Those struggling for even basic broadband connections will face an even longer wait for high speed broadband after the Department of Communications confirmed that it will not be in a position to commence negotiations with shortlisted bidders as planned this year.
This means that the Department won't award the National Broadband Plan contract to the winning bidder or bidders until 2017, which will cause further delays in the promised provision of high-speed broadband in rural areas.
The ongoing delay has been described as 'disgraceful' by Leitrim TD, Martin Kenny who said that it “is indicative of the attitude of government to rural Ireland.
“Nowadays, if you don’t have reliable broadband you cannot function in a modern society,” he told the Leitrim Observer.
“There are people in these parts who have broadband speeds of between half a Mb and one Mb. They might manage to send a small message or look on Facebook, but sending or downloading anything of any size is impossible.”
Deputy Kenny said that the knock on impact for businesses are devastating.
“I know of someone employing 30 people in a rural area of West Cavan, whose business demands that she participate in on-line bidding for product. She has to travel to the nearest town to get a signal and even then, it is low speed. Talk about operating with your hands tied behind your back. We need jobs and services in rural Ireland and people trying to do that are handicapped by the lack of broadband,” he said.
Adding to this is the fact that from 2017, farmers will be expected to apply online for basic payments. Serious questions, he said, need to be asked about how farmers could be expected to do this if broadband remained so poor in rural areas.
“It is not good enough that rural Ireland comes last again. Broadband is an essential service and rural areas should not be left behind. The provision of proper fibre broadband across rural Ireland would be the game-changer in the creation of a rural economy and local jobs,” he said.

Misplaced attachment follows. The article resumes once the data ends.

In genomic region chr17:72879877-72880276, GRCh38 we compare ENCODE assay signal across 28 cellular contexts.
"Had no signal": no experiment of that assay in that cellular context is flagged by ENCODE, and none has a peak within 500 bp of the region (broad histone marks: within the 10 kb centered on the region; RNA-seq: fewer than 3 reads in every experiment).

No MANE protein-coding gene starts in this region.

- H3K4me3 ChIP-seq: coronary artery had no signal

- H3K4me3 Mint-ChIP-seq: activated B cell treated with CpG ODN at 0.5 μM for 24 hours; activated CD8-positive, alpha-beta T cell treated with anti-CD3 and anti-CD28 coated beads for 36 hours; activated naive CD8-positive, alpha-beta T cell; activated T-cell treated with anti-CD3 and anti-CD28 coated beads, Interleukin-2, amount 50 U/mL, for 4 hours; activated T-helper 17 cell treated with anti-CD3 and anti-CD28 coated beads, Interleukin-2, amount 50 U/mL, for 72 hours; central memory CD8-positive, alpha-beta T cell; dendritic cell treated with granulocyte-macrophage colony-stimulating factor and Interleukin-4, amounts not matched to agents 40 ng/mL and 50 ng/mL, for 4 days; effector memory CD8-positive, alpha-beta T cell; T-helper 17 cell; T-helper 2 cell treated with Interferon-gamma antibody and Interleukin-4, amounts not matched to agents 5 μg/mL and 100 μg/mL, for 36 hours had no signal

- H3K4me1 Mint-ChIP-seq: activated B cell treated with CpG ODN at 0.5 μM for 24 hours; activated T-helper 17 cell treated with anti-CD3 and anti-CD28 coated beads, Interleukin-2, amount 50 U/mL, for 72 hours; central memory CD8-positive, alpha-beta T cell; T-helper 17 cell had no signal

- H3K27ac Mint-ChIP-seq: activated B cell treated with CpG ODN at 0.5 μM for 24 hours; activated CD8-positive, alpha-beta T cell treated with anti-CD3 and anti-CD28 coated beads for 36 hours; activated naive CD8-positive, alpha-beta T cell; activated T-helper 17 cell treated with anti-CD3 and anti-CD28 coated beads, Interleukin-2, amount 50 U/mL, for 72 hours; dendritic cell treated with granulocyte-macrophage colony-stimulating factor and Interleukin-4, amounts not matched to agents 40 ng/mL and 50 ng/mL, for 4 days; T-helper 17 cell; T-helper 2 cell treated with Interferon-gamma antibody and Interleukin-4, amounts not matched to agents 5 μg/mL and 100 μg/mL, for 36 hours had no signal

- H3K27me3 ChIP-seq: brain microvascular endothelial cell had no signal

Farming organisations have also weighed into the debate with Irish Cattle and Sheep Farmers' Association (ISCA) Rural Development Chairperson, Seamus Sherlock, stating the delay in signing contracts will “have the knock on effect of further isolating and marginalising rural communities. The broadband rollout may now not be completed until 2022, it’s totally unacceptable that we are so far behind the curve on this issue.”
Continuing Mr Sherlock said, “People living in rural communities urgently need proper broadband with local banks and post offices closing. Also, the time is fast approaching when all farmers will be required to complete their BPS applications online, which when you don’t have access to broadband will cause serious difficulties.
“I am calling on the department to sort out their so-called planning and procedural issues on this matter because the people of rural Ireland are not prepared to wait.”
Irish Farmers Association (IFA) Environment and Rural Affairs Chairperson, Thomas Cooney, has described the decision by the Department of Communications to delay the rollout as “a backward step that will undermine the enterprise potential of rural Ireland and impact on thousands of farm families and rural dwellers.
“The current reality is that over 40% of the country does not have a basic broadband connection. The unacceptable delay proposed by the Department of Communications means that the digital divide will continue.
“Over 750,000 rural households across the country continues to be denied a modern fibre broadband network,” pointed out Mr Cooney.
“There is an urgent need for a new incoming Government to demonstrate their commitment to rural Ireland to review and reverse this decision.”
Cavan Fianna Fáil councillor, John Paul Feeley, has called on the Acting Minister for Communications, Energy and Natural Resources, Alex White, to intervene to prevent further delays.
“A whole swathe of the country has none or totally inadequate broadband coverage, a service that is not an optional addition or a luxury but an absolute necessity like electricity, water which should be regarded as a given. Rural communities feel especially forgotten given the very poor levels of mobile telephone coverage in many areas also.,” said the West Cavan councillor.
“Broadband for much of the country is haphazard and for many a distant hope. Once again hopes have been dashed through a complete lack of political will to drive this project to its conclusion.
“Minister White must move to clear the remaining road-blocks so that the targets of 85% coverage by 2018 and 100% coverage by 2020 are met.”
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